On Feb. 16, the Kyoto Protocal goes into effect. Unfortunately, the US has no intention of participating.
I know here in Hawaii, we have been having serious weather changes in the past few years which I believe are directly related to man-made pollution increasing the Greenhouse effect and severely impacting the climate.
About 3 years ago, we had 37 inches of rainfall in 24 hours which, needless to say, destroyed a number of bridges and about a mile of highway (Ka'u district, Big Island of Hawaii). We were told that this is a "once in a hundred year" disturbance.
Last October, the damage at the University of Hawaii from the Manoa Stream was so great that President Bush declared it a disaster area and released federal funds. Sixteen buildings had to be repaired.
Also, last year on Oahu, my daughter saw a tornado in the pineapple fields which was the first time in recorded history that this has happened. A tornado in Hawaii?? Fortunately there was no damage to homes.
This year just a month ago, our district had a terrible wind storm. I live in an area where there are Macadamia nut orchards up to about the 1800 foot level and then fast growing Eucalyptus trees (from New Zealand) planted to about the 2800 foot level. The Macadamia nut trees are protected by 150 foot high wind breakers spaced between adjoining orchards. The wind damage was the worst in history; some of the privately owned orchards suffered up to 50% loss of trees. Many Macadamia and 60 foot tall Eucalyptus trees were blown over with their roots pulled out, others were snapped at the base, half way up, or at the last 10 feet. After the storm, some of the ones that had been bent over fell down due to the fact that the subsequent rain had softened the soil.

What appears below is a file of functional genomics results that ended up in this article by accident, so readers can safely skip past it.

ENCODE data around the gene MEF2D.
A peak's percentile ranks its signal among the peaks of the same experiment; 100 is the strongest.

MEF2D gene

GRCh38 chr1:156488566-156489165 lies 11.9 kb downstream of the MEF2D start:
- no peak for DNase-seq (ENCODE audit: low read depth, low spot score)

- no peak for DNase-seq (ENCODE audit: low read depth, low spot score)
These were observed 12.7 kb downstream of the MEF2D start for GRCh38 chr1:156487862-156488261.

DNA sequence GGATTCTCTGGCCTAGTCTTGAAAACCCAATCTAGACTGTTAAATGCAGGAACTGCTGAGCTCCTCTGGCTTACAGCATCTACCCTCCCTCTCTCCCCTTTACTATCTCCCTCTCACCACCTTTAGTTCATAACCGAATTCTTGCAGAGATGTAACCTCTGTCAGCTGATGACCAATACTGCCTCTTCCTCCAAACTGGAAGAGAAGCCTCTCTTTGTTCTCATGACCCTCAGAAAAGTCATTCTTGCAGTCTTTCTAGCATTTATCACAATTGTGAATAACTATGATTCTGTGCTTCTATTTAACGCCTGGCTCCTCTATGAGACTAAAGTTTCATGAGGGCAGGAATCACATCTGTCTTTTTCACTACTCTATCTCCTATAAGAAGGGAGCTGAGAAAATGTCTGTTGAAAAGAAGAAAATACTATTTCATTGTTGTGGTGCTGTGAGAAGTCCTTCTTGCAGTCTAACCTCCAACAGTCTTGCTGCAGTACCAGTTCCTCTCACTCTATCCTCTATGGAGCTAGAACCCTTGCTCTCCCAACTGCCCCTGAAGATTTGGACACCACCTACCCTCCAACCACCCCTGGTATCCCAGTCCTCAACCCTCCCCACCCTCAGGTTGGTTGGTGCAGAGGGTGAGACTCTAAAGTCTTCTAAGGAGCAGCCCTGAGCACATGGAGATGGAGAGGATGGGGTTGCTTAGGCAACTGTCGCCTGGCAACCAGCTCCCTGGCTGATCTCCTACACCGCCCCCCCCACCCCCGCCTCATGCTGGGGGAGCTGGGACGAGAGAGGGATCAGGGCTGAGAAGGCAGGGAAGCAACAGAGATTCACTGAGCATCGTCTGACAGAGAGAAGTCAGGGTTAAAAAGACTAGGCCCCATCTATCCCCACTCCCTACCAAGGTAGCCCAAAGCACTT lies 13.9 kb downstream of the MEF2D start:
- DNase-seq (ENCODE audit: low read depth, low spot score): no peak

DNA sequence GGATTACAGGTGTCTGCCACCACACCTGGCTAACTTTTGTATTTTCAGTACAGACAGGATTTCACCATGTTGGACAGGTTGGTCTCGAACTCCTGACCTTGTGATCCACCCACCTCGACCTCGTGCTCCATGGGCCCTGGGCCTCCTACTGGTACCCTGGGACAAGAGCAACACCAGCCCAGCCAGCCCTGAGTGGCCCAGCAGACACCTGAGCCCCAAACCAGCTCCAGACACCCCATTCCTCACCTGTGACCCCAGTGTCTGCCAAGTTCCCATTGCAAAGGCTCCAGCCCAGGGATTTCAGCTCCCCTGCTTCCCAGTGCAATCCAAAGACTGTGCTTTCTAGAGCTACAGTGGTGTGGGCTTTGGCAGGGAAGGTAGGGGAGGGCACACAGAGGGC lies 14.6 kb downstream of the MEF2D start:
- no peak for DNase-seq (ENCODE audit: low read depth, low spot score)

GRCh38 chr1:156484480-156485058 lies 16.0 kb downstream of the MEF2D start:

I personally experienced the storm because, though it was windy that morning, I took a walk in the mountains up to the 2400 foot level (I live in Pahala at the 1000 foot level). On the way up, I passed through the Macadamia nut trees and there was no damage but upon passing the 1800 foot level, I noticed that Euchalyptus trees were beginning to fall on the road. I could hear popping noises as the tops of the trees snapped off but I continued walking up to about the 2400 ft. level, then went to an open field and had lunch with my dog.
Out in the open, things didn't seem too bad. On the way down, it was another story. I could hear the constant "popping" like fireworks and became frightened because in places where I had passed just seconds before, trees fell in more than one instance. I can tell you that I said my prayers because I feared for my life.
Now getting back to the ostrich-like passivity of President Bush, I would like to say that I think that he and members of his cabinet should be remembered by having future storms named after them. If weather in the last few years is any indication of what will happen later on, I think that the Bush administration should credited for their non-participation in the Kyoto agreement and thus for helping produce more violent storms on the face of our planet than have ever been seen in the history of our country. I also wish that there would be some way of holding them responsible for their pretended ignorance in this matter.